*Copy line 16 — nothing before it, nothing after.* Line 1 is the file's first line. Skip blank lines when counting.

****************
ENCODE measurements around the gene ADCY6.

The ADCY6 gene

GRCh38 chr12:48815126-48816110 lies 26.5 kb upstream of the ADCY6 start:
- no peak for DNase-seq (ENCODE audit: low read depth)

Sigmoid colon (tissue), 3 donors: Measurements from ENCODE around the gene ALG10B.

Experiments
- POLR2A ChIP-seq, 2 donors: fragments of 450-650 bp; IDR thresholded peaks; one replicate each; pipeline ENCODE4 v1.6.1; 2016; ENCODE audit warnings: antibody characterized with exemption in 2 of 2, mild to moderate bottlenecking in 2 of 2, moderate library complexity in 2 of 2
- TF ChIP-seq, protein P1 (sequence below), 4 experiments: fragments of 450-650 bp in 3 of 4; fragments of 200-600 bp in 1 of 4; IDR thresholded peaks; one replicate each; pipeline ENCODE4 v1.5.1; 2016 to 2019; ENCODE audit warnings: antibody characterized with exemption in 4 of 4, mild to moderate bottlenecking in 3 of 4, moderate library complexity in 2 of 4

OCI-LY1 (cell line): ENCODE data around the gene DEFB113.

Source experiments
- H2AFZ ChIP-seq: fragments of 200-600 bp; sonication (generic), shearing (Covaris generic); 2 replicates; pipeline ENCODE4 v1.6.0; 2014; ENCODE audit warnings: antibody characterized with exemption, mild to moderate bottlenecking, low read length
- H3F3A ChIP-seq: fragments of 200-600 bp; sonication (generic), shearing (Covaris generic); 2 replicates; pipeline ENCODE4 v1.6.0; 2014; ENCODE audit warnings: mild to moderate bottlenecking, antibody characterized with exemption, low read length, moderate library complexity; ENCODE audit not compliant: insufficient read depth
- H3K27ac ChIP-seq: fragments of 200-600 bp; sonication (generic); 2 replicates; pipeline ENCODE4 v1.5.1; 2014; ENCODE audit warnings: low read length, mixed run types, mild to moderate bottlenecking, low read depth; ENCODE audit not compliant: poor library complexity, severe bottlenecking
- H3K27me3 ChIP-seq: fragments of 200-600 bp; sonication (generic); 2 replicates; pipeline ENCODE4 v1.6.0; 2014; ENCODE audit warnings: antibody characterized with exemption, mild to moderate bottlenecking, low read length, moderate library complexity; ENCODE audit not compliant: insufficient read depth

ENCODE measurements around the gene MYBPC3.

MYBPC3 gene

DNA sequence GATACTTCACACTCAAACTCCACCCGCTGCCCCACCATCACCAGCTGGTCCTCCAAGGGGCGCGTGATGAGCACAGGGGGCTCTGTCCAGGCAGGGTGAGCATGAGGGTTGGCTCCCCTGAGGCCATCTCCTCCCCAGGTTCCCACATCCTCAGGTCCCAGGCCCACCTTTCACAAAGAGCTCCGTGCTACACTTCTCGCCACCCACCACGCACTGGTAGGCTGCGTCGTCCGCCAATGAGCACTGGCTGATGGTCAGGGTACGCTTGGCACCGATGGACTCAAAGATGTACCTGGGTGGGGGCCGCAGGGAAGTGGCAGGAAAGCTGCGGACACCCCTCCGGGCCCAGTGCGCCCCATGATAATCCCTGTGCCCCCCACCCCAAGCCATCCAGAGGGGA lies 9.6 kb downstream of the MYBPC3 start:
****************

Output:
MYBPC3 gene